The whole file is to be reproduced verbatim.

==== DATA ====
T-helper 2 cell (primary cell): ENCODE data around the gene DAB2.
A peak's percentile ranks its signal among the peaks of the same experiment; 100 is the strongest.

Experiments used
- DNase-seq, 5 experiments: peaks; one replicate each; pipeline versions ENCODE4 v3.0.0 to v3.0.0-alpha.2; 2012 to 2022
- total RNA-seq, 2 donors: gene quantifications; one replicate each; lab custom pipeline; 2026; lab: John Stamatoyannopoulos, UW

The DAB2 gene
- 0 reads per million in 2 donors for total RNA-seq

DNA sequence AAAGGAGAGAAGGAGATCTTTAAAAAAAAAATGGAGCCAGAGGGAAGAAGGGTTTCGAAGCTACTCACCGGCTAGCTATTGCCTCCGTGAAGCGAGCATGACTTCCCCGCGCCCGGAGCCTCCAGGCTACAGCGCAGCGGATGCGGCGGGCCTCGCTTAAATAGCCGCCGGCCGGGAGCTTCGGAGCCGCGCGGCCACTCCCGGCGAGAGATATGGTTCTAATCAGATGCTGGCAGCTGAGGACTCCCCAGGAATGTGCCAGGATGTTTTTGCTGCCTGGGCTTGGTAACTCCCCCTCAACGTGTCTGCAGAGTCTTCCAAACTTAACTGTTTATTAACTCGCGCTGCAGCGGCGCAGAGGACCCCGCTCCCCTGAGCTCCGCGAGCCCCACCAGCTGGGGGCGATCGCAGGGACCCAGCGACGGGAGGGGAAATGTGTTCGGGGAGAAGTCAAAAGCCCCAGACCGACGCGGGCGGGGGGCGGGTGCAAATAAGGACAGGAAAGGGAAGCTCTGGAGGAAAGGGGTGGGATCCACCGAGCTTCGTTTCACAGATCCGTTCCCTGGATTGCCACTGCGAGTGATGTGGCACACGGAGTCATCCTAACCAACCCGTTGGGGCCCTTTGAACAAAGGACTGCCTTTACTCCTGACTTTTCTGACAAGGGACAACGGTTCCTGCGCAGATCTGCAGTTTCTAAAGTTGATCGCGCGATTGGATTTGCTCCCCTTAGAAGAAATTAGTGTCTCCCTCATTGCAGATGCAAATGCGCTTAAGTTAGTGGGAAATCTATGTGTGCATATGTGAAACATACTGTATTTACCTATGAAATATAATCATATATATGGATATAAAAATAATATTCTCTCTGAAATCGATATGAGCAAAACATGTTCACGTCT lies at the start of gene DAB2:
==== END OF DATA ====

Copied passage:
T-helper 2 cell (primary cell): ENCODE data around the gene DAB2.
A peak's percentile ranks its signal among the peaks of the same experiment; 100 is the strongest.

Experiments used
- DNase-seq, 5 experiments: peaks; one replicate each; pipeline versions ENCODE4 v3.0.0 to v3.0.0-alpha.2; 2012 to 2022
- total RNA-seq, 2 donors: gene quantifications; one replicate each; lab custom pipeline; 2026; lab: John Stamatoyannopoulos, UW

The DAB2 gene
- 0 reads per million in 2 donors for total RNA-seq

DNA sequence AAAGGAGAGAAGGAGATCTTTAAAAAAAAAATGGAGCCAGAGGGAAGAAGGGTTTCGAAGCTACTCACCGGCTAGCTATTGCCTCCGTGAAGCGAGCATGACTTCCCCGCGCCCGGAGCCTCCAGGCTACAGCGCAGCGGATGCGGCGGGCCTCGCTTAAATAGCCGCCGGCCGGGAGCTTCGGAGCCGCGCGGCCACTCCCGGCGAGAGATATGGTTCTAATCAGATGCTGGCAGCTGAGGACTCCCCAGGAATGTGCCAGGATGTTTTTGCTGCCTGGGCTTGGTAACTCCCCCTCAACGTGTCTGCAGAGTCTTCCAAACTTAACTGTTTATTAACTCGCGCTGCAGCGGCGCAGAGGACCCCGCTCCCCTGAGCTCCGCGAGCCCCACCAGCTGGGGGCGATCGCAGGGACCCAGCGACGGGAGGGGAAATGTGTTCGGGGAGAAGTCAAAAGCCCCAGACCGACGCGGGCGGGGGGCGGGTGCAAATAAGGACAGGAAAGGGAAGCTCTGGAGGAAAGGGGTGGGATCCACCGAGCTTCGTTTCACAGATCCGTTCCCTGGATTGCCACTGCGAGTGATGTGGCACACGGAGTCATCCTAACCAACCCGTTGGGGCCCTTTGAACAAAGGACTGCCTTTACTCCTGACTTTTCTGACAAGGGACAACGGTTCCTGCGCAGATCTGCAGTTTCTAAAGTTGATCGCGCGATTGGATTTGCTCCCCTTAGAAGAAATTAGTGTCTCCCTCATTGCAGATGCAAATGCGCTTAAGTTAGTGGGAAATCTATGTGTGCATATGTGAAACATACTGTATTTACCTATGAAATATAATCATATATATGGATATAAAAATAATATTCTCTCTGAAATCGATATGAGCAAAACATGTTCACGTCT lies at the start of gene DAB2: